Culture Crash 18-40: An Absolutely Remarkable Thing and the difficulty of classifying art

Culture Crash Logo

Welcome to Culture Crash, where we examine American culture. What’s new and old in books, film, and entertainment.

Sometimes, classifying art in one specific genre can be tricky. Look at Star Wars. It’s a space opera, sure. But what does that mean? It was built to be a Western. And sci-fi. With some fantasy aspects? And who is the intended audience? Is it for kids? Teenagers? Adults? All of the above? That can be the difficulty in classification.  

So it is with Hank Green’s novel, An Absolutely Remarkable Thing. His brother is responsible for the young adult hits Looking for Alaska, The Fault In Our Stars, and Paper Towns, so many people are rushing to call Hank Green’s book YA as well. And the cover certainly makes it look like a YA book. But it’s not actually about teenagers. It’s about a 20-something woman with a career to think about. In fact, none of the main characters are under the age of 20.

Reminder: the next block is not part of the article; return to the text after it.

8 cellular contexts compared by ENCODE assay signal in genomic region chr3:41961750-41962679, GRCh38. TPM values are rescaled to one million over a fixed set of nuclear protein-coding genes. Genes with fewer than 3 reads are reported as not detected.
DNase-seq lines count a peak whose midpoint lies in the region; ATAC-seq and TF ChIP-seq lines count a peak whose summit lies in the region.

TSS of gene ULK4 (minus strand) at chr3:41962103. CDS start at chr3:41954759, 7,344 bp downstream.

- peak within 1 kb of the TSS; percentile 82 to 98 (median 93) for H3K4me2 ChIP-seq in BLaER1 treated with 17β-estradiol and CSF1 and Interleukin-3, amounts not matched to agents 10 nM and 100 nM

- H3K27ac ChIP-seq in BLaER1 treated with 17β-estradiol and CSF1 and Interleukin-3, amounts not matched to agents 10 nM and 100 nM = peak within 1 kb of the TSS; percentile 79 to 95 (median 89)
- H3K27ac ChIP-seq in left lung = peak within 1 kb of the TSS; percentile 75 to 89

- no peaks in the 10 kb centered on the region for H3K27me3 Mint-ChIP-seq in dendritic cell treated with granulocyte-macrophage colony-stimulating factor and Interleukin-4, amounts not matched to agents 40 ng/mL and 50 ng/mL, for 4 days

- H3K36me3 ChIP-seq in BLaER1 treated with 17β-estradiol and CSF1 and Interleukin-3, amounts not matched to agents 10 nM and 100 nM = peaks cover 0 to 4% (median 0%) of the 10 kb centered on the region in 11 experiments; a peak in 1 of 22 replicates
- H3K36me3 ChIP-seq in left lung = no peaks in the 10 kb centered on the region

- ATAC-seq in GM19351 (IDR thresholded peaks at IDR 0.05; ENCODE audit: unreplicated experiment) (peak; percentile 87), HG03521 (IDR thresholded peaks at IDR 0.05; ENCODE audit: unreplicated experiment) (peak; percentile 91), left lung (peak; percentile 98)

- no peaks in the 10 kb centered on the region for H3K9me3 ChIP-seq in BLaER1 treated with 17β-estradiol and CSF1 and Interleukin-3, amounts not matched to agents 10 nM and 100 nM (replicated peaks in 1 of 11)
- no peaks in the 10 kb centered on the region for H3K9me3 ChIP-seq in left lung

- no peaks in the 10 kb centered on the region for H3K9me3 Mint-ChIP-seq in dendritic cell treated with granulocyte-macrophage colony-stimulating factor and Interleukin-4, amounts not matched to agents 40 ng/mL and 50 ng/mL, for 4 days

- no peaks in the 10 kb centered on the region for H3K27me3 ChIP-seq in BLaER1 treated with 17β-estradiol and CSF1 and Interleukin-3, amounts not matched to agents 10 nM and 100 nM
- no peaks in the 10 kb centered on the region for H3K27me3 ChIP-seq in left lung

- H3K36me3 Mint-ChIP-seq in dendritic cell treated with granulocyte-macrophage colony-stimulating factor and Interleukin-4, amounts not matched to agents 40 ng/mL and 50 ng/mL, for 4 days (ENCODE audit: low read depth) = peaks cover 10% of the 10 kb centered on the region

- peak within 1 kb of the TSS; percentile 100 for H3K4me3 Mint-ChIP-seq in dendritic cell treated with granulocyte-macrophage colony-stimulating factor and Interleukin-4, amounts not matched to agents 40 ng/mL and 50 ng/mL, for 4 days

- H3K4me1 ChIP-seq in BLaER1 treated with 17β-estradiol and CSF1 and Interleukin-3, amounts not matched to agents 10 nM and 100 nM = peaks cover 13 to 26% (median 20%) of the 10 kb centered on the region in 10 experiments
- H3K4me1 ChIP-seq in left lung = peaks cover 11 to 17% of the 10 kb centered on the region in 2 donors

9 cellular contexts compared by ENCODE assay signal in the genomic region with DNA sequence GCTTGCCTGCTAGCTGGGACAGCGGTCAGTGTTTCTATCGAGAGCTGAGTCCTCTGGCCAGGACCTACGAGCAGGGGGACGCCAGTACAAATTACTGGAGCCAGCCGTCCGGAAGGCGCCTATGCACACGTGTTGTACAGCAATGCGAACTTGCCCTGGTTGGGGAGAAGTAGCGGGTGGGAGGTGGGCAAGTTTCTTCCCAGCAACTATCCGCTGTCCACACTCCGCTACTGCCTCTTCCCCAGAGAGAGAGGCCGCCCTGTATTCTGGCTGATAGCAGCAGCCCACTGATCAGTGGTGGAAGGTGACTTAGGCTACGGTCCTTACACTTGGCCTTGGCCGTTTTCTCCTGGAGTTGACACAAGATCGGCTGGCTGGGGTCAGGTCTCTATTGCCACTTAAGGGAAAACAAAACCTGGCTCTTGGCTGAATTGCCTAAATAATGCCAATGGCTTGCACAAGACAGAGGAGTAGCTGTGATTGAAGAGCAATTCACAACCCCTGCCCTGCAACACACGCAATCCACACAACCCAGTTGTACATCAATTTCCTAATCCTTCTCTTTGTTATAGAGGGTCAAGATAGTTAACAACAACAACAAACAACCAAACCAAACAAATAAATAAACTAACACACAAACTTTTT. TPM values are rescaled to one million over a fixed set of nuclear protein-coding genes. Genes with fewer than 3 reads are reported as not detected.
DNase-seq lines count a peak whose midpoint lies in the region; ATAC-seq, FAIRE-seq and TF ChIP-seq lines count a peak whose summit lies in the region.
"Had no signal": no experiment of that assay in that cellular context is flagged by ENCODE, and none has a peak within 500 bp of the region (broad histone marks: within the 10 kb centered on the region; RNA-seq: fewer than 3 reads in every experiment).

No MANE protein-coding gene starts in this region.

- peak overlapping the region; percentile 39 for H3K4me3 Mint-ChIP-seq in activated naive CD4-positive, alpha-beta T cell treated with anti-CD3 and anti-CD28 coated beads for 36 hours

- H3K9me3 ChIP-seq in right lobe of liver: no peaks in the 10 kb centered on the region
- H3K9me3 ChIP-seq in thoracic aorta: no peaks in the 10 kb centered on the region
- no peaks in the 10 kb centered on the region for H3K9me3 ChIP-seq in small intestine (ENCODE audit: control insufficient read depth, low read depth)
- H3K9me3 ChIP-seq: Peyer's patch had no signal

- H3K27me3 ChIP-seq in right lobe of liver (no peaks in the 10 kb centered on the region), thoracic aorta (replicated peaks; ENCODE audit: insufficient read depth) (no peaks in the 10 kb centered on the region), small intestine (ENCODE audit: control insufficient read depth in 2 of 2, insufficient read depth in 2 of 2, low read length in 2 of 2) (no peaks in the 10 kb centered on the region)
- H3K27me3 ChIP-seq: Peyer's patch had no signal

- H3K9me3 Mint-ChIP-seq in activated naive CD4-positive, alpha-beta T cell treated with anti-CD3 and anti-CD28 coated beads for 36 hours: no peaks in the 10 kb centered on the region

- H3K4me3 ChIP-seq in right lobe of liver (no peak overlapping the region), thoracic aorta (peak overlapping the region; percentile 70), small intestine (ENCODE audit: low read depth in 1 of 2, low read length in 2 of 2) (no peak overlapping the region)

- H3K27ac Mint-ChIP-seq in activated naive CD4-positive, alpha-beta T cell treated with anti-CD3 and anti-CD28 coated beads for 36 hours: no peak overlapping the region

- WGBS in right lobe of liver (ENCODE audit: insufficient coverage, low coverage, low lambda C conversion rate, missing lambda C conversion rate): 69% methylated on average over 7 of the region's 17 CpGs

The term YA can be limiting. Many people look down on that designation, which is itself an arbitrary reason to eliminate something from your radar because, in essence, all PG-13 movies are for young adults and adults still go see Jurassic Park movies and Marvel movies.

Ultimately, An Absolutely Remarkable Thing falls into that group… as do John Green’s books for that matter. They’re PG-13 stories that are appropriate for young adults and also just wonderful stories that everyone can embrace. An Absolutely Remarkable Thing tells one woman’s story as she is thrust in the center of an international affair. It tackles the issues of social media, of civic duty and tolerance, and it’s a fun story that will keep you on the edge of your seat. It’s sort of a sci-fi adventure dramedy. Give it a chance, it’s good!

Hank Green’s book An Absolutely Remarkable Thing is available now.

I’m Evan Rook. 

Join the discussion on Facebook and Twitter

Please log in using one of these methods to post your comment:

WordPress.com Logo

You are commenting using your WordPress.com account. Log Out /  Change )

Google+ photo

You are commenting using your Google+ account. Log Out /  Change )

Twitter picture

You are commenting using your Twitter account. Log Out /  Change )

Facebook photo

You are commenting using your Facebook account. Log Out /  Change )

Connecting to %s